If your ideas of future happiness be so sanguine, it would not be difficult to convince you of your mistake. But I shall confine my attention to the period alluded to in the words which have been read for our text, and hence I shall suggest the two following observations; that there are infirmities and disadvantages peculiar to old age ; and that, therefore, it is your wisdom and interest to remember your Creator in the days of your youth.

We shall first consider some of the infirmities and disadvantages peculiar to old age.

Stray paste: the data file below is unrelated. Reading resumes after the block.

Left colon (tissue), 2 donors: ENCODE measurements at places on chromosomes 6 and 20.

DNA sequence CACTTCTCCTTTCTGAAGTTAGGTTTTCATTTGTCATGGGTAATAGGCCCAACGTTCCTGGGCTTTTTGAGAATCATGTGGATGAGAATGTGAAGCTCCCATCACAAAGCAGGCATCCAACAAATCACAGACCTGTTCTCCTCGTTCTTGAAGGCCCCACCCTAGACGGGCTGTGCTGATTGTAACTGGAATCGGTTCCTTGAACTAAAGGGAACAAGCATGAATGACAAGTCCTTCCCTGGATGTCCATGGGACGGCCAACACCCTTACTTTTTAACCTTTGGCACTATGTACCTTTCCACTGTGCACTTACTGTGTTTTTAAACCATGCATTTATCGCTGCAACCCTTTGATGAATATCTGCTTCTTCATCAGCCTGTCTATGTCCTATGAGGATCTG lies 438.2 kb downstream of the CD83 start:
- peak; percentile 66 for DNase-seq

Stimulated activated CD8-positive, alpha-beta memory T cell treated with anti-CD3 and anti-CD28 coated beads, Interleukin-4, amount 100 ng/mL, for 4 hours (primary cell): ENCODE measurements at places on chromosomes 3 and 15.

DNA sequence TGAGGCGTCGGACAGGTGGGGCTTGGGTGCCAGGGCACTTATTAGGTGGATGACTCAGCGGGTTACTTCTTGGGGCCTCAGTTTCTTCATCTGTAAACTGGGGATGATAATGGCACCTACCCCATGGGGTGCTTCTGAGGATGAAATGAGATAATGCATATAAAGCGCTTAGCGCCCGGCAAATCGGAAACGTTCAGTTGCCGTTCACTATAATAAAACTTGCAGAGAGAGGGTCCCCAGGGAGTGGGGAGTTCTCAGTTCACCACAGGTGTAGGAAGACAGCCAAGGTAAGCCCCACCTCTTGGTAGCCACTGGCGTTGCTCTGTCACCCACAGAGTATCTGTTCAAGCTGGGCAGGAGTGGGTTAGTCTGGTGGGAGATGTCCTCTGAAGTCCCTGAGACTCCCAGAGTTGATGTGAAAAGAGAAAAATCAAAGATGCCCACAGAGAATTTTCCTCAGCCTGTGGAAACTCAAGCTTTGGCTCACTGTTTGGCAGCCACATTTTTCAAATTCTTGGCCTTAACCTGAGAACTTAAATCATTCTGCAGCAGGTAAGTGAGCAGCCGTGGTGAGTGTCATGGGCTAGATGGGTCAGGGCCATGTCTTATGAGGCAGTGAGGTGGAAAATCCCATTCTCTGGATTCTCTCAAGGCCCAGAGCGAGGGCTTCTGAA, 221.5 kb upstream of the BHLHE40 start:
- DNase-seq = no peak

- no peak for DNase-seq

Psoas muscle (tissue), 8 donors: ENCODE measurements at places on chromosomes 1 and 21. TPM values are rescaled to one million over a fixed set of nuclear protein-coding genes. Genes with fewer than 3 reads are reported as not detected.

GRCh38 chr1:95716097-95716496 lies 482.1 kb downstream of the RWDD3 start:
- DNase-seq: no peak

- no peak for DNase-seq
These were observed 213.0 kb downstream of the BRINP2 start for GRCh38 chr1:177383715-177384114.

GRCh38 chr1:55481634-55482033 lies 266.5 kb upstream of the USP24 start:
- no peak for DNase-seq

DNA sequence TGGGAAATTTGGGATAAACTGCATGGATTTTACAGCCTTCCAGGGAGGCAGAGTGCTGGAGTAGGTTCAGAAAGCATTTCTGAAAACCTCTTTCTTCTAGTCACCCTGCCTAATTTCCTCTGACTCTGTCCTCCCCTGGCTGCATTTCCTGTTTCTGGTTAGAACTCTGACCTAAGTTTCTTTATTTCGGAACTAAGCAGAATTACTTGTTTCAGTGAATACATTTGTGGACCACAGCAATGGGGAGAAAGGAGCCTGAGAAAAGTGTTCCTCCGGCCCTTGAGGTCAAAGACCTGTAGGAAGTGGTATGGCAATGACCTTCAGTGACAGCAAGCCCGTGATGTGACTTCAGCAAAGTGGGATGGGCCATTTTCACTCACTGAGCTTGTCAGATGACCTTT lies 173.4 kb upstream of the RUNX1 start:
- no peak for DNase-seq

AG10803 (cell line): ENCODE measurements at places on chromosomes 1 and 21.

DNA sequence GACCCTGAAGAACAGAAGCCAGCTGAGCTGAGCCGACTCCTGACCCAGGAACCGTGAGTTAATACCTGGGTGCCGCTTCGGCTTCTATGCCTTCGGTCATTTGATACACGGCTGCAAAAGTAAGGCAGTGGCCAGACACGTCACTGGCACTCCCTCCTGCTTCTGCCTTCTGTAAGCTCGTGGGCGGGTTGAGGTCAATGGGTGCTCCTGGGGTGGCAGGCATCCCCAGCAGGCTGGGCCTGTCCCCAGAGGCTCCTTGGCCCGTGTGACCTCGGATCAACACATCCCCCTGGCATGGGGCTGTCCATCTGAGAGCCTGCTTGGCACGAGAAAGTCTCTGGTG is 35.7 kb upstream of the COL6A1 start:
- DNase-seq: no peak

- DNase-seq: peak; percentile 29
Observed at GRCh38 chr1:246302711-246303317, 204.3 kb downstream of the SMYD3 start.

We have a beautiful description of it in the verses following our text. “ While the sun, or the light, or the moon, or the stars, be not darkened, nor the clouds return after the rain; in the day when the keepers of the house shall tremble, and the strong men shall bow themselves, and the grinders cease be, cause they are few, and those that look out of the windows be darkened ; and the doors shall be shut in the streets, when the sound of the grinding is low; and he shall rise up at the voice of the bird, and all the daughters of music shall be brought low; also when they shall be afraid of that which is high, and fears shall be in the way, and the almond-tree shall flourish, and the grasshopper shall be a burden; and desire shall fail: because man goeth to his long home, and the mourners go about the streets."